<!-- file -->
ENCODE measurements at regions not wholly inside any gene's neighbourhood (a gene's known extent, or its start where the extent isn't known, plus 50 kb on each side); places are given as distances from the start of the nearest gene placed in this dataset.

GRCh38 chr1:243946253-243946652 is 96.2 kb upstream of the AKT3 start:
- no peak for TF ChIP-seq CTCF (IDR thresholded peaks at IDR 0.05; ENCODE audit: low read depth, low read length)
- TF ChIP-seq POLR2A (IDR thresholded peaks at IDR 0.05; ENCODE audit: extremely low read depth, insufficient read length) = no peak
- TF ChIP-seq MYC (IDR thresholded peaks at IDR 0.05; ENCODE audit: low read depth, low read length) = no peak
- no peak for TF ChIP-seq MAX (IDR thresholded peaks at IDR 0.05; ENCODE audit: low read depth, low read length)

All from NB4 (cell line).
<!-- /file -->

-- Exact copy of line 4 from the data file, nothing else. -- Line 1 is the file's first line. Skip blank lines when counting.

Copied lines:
- TF ChIP-seq POLR2A (IDR thresholded peaks at IDR 0.05; ENCODE audit: extremely low read depth, insufficient read length) = no peak